• a vocal vaccine denier – a vaccine denier who influences others, especially on the Internet.
  • one of the worrieds – often immunization acceptors who are still a little worried about vaccine side effects.

What about those who say that they are pro-safe vaccines or pro-choice about vaccines?

Don’t be fooled, these are simply anti-vaccine arguments of a vaccine denier or refuser.

Jenny McCarthy and Jim Carrey went on a mission to Green Our Vaccines in 2008.
Jenny McCarthy and Jim Carrey went on a mission to Green Our Vaccines in 2008. How would you classify them?

Still having trouble telling the groups apart?

Try asking the person you are talking to what would change their mind about vaccines.

Would new evidence work? Or would they dismiss any new evidence as being biased, just as they already dismiss all of the evidence that  so strongly supports that vaccines are safe and necessary?

It is important to identify who’s who, because while you will likely not change the mind of someone who is at the stage of being a vaccine denier, you have a much better chance to help the others get their kids vaccinated and protected.

What to Know About Defining the Anti-Vaccine Movement

The anti-vaccine movement includes a lot of different groups of people, from those who are simply hesitant because a friend or family member is scaring them on Facebook to the vocal vaccine denier, who probably wouldn’t even change their mind if they were bitten by a rabid dog.

More About Defining the Anti-Vaccine Movement

Best Books to Help You Research Vaccines

There are many books to help you get educated about vaccines and avoid getting influenced by vaccine scare stories and anti-vaccine talking points.

Some can even help you understand why you are afraid of vaccines.

Unfortunately, if you simply search Amazon for books about vaccines, you are going to be hit with a list of anti-vaccine books. These are books that push their own made-up, so-called alternative immunization schedules and misinformation about vaccines to scare you away from vaccinating and protecting your kids.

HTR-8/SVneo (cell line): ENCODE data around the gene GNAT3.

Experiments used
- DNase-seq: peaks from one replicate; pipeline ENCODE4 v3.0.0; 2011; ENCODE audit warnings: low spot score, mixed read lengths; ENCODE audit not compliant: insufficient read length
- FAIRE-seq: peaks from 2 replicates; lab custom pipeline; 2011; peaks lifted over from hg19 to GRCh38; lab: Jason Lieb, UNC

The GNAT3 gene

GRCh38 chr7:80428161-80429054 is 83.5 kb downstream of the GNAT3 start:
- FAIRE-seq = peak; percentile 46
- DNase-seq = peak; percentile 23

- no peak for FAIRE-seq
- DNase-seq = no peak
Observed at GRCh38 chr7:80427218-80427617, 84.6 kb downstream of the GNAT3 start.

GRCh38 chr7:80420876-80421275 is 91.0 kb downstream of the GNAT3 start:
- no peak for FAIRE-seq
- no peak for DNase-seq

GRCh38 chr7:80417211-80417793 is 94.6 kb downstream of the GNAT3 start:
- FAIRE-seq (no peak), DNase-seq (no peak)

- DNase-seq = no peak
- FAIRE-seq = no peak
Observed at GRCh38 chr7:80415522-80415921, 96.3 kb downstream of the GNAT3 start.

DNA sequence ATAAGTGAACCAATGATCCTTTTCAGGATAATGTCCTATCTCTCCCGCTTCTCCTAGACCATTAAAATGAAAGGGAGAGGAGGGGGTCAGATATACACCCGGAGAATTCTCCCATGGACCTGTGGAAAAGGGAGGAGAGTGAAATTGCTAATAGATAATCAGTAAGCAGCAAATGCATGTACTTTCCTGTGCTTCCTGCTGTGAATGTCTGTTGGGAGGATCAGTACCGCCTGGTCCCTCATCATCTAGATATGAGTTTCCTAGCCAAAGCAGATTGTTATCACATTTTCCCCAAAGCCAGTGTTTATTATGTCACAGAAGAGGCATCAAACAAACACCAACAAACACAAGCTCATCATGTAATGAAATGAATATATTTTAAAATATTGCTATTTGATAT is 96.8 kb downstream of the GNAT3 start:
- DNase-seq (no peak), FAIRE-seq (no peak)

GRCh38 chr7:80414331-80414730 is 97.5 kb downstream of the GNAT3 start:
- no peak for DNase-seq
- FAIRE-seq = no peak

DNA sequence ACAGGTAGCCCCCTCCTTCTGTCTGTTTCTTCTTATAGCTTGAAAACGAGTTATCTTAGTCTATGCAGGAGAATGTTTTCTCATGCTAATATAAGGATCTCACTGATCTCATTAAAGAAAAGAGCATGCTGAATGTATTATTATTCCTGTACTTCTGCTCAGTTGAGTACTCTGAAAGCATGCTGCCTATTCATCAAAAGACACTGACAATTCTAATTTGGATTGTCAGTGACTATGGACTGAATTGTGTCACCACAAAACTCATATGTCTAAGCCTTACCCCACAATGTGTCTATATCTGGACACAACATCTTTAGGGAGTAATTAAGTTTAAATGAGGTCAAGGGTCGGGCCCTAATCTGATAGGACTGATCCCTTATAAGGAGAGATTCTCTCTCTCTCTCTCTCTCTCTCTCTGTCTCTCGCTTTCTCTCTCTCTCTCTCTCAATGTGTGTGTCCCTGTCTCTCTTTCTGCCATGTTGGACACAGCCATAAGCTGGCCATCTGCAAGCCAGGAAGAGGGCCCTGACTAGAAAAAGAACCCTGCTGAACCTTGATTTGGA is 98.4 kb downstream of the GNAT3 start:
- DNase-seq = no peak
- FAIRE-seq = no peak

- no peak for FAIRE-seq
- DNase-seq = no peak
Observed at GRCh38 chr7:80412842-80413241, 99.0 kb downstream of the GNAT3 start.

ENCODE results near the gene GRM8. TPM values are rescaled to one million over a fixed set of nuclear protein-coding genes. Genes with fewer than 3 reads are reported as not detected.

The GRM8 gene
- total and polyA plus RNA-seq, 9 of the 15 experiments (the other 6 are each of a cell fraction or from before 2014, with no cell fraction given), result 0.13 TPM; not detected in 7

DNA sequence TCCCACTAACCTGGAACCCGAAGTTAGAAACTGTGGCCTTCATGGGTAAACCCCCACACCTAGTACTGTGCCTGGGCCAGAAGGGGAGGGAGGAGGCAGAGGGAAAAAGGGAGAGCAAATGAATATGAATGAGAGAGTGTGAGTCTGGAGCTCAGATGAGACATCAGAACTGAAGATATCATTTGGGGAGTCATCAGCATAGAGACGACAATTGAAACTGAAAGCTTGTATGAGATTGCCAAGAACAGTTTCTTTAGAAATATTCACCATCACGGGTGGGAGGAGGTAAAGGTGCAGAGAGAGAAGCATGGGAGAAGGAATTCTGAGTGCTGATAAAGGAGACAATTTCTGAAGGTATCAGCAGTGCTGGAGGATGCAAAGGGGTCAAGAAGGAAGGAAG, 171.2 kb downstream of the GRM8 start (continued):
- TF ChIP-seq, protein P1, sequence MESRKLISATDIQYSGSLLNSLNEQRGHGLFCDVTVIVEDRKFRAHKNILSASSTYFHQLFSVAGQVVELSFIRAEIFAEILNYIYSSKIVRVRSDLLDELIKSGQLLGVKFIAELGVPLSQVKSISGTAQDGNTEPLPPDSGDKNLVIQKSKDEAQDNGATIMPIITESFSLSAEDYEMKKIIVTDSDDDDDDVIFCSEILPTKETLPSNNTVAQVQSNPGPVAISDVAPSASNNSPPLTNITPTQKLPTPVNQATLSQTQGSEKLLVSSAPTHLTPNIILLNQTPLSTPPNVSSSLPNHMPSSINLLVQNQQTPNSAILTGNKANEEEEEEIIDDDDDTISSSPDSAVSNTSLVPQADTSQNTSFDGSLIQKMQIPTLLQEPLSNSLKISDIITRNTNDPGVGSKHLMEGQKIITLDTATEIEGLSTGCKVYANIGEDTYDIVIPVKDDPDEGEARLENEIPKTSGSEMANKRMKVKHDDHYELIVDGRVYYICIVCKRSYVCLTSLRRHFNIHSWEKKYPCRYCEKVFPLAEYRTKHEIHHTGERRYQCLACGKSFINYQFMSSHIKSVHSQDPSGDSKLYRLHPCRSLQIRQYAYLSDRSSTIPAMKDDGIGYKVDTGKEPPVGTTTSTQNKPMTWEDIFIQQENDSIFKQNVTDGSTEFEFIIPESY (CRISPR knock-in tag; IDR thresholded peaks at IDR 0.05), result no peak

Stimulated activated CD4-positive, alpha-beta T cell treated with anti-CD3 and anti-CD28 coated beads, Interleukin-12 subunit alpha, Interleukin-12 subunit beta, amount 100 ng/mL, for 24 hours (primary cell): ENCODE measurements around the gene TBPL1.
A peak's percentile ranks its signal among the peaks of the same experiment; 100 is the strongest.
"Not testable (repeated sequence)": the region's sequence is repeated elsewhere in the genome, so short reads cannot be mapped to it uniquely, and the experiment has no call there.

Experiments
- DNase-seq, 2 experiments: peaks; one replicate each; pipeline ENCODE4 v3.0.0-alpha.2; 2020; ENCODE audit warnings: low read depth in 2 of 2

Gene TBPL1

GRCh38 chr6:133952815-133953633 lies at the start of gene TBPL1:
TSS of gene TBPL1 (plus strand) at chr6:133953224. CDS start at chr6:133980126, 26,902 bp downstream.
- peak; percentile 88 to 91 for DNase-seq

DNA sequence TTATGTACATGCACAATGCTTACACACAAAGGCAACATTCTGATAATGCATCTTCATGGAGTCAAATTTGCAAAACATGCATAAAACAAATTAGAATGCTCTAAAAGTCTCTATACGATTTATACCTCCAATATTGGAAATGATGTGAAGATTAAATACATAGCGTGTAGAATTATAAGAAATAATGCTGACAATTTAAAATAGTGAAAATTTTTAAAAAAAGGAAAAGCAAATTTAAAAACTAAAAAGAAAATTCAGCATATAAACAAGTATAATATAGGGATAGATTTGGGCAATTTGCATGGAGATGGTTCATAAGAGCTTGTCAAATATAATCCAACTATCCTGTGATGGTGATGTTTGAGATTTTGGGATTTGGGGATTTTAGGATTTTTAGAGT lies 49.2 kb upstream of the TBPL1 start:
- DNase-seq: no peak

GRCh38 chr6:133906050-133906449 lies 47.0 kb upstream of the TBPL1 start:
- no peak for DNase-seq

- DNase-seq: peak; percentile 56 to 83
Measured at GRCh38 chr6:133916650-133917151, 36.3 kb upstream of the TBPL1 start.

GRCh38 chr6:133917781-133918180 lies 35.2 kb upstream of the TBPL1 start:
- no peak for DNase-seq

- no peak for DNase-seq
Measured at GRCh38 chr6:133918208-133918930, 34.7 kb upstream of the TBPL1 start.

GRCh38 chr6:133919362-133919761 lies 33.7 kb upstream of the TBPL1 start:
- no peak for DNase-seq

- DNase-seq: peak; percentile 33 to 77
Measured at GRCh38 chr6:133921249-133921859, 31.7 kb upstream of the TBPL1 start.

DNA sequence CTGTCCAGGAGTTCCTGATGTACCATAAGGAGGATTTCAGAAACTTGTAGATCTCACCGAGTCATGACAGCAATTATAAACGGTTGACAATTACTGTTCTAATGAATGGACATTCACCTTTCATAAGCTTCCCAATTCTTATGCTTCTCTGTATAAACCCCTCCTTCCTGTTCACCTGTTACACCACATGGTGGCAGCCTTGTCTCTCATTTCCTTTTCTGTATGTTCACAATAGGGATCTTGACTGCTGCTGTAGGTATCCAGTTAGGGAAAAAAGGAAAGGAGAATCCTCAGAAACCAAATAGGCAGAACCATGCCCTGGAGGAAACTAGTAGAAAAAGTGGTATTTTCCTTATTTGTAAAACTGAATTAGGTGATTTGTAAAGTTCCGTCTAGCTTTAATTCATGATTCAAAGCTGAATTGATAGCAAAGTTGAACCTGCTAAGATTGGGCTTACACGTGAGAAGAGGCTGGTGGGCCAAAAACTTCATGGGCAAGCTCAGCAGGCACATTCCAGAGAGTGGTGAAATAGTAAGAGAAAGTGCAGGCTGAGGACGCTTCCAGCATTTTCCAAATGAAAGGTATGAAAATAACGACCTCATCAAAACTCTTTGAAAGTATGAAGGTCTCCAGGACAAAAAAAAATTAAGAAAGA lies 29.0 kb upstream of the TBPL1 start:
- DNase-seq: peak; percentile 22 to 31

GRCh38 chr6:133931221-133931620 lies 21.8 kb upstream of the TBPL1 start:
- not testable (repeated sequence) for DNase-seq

Best Vaccine Books

Which books about vaccines have you read?

Did you even realize you had so many choices?

These books about vaccines can help with your research about vaccinating and protecting your family.
These books about vaccines and vaccine-preventable diseases can help with your research about vaccinating and protecting your family.

Some of my favorite vaccine books that can help you with your research on vaccination and making the right decision for your child include:

  • Autism’s False Prophets. Bad Science, Risky Medicine, and the Search for a Cure
  • Bad Faith: When Religious Belief Undermines Modern Medicine
  • Bad Science: Quacks, Hacks, and Big Pharma Flacks
  • Calling the Shots: Why Parents Reject Vaccines
  • The Cutter Incident: How America’s First Polio Vaccine Led to the Growing Vaccine Crisis
  • Dangerous Pregnancies: Mothers, Disabilities, and Abortion in Modern America
  • Deadly Choices. How the Anti-Vaccine Movement Threatens Us All
  • Do Vaccines Cause That?!
  • Do You Believe in Magic? The Sense and Nonsense of Alternative Medicine
  • Immunity by William E. Paul, MD
  • On Immunity: An Inoculation
  • NeuroTribes: The Legacy of Autism and the Future of Neurodiversity
  • The Panic Virus: A True Story of Medicine, Science, and Fear
  • Panicology: Two Statisticians Explain What’s Worth Worrying About (and What’s Not)
  • Polio. An American Story
  • Polio Wars: Sister Kenny and the Golden Age of American Medicine
  • Pox. An American History
  • Smallpox and the Literary Imagination, 1660-1820
  • Tabloid Medicine: How the Internet is Being Used to Hijack Medical Science for Fear and Profit
  • Twin Voices: A Memoir of Polio, the Forgotten Killer
  • Vaccinated. One Man’s Quest to Defeat the World’s Deadliest Diseases
  • Vaccination: A History from Lady Montagu to Genetic Engineering
  • Vaccine. The Controversial Story of Medicine’s Greatest Lifesaver
  • The Vaccine Race: Science, Politics, and the Human Costs of Defeating Disease